He was clearly yearning for reality and finally recognized after all this time the simple things that he missed doing and omitted to do entirely. These were simple things such as eating Neko Ramen, eating spaghetti at a certain cafe, taking a public bath, watching movies, and even listening to lectures.
Dark Johnny finally showed himself this episode: it was the avatar of Watashi’s frustration for the past two months, not only with sex, but with his entrapment. After bursting through the different rooms of his different incarnations, he finally ended up back in his room, and here came his third epiphany:
‘I had thought the days were all wasted, but they were such a bounty! Always dreaming of the unrealistic, I never looked at what I had right around me. That was the life I chose. And this is the result I wished for.‘
He finally introduced to us his current incarnation’s experience of Watashi regarding Akashi. I don’t think it’s merely a consequence that Akashi’s name is like this, because Akashi actually roughly means ‘bright jewel.’ I also don’t think it’s a consequence that Ozu means ‘mischief,’ and Higuchi roughly translates to ‘gutter mouth.’ The final episode illustrates the reason to her name, especially in relation to Watashi:
‘At that point, her expression, which was like some European fortress city, relaxed into a smile, and that smile left an impression that has never left my mind. In short, frankly, to put it plainly, honestly, saying it without any reservation, at that moment … I fell head over heels for her.‘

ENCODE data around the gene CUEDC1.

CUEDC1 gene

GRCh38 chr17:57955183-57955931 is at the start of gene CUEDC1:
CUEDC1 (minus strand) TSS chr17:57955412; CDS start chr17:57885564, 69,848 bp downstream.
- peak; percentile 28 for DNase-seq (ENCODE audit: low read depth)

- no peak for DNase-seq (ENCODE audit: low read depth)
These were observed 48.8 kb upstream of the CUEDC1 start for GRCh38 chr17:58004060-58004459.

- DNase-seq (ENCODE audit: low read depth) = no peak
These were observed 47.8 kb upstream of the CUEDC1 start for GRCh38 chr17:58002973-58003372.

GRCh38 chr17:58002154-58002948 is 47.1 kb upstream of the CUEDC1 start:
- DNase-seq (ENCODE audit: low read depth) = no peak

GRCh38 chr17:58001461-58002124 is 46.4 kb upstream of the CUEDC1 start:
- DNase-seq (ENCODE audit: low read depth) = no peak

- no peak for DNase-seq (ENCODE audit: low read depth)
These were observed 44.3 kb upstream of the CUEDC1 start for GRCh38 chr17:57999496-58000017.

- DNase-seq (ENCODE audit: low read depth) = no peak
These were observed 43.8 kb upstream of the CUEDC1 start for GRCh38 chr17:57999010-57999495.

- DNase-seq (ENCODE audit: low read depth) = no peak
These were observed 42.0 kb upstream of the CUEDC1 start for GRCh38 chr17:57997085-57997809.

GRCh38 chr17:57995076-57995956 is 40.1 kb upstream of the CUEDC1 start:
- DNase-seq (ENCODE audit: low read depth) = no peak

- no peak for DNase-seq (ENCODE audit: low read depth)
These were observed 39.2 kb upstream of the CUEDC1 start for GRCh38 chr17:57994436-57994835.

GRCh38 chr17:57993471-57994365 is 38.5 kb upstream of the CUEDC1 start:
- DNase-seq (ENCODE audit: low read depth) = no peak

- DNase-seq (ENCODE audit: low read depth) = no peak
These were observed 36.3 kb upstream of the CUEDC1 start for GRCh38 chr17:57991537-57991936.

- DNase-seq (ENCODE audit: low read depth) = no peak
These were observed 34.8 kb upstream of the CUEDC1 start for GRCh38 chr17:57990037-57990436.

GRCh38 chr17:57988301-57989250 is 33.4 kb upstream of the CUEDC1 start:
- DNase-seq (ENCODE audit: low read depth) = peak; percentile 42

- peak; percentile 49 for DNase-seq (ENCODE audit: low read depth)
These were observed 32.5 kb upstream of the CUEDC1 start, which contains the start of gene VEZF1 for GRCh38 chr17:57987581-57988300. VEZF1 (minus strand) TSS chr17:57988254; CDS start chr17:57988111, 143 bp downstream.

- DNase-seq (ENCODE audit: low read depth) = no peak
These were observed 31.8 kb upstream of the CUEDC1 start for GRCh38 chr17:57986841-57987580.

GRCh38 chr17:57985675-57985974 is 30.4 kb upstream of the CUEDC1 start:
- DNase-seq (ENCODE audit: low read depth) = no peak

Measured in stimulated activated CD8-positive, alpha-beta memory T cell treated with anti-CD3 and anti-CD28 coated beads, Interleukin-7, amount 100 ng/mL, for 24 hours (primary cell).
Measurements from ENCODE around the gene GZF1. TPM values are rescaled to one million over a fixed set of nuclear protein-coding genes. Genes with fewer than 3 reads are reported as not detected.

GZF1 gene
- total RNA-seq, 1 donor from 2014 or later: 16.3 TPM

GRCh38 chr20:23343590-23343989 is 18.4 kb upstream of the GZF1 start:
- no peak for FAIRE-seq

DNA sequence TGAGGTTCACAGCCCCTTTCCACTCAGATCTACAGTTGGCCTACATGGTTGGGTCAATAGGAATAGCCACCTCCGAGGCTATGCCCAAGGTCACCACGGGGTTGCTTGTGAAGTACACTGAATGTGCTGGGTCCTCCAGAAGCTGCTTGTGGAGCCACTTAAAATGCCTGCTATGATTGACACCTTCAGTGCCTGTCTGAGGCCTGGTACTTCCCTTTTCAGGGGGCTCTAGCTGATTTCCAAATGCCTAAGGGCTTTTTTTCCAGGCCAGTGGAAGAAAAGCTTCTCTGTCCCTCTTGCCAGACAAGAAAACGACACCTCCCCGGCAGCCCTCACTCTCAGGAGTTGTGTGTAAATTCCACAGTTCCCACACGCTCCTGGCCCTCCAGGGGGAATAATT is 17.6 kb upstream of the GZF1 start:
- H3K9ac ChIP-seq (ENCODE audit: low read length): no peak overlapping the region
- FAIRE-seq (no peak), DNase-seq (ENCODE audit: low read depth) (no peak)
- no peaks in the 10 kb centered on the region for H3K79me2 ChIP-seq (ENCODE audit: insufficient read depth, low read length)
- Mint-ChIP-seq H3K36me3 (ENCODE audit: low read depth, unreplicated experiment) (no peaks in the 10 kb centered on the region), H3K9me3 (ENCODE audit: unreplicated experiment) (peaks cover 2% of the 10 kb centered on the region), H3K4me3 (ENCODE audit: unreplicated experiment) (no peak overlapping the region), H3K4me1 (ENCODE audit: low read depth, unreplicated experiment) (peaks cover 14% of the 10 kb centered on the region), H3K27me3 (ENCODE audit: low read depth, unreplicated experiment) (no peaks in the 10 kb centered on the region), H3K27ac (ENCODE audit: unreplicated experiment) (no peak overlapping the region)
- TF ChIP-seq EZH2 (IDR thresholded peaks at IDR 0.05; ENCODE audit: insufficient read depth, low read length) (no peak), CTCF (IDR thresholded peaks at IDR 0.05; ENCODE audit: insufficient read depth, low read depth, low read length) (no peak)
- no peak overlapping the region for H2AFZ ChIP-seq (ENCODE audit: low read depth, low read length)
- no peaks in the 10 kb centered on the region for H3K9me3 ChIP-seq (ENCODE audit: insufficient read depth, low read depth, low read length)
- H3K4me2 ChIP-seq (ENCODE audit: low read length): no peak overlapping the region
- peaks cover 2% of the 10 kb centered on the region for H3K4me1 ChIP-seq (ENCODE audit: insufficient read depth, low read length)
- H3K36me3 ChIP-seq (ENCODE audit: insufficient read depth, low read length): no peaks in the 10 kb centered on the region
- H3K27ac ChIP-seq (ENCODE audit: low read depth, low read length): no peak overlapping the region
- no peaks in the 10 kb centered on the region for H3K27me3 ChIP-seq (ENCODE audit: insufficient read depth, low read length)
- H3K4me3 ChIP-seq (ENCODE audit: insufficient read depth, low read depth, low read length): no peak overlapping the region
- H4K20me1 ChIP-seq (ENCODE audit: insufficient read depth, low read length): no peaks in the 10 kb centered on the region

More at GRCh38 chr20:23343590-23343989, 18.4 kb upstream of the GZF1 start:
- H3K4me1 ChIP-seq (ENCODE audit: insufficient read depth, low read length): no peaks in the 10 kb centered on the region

The tears started to come to my eyes at this time, because he finally faced the reality that he loved someone who was not an ideal raven-haired maiden, but someone rooted in reality. He also finally recognized the reality of his emotions: he loved her, even if she was merely human.
‘I should have thought to look for her, but I never took the first step.‘
It was another catharsis: he solely placed the blame on his shoulders: it was my fault. He finally saw through the words of the fortune teller, and grabbed the Mochiguman with all his might.
‘I will take that step now, whether it takes 100 steps or 1000.’
It is finally the end of cowardice and the beginning of action: ‘I’ will act. Again, what I forecast two days ago really happened: the moths were really Watashi’s way out as they led him a way out of the maze upon grabbing the Mochiguman. Upon his exit from the maze he returns to the bridge scene during the first episode. No longer, however, is he bridled with his fear, cowardice, or indecision. Watashi was going to act.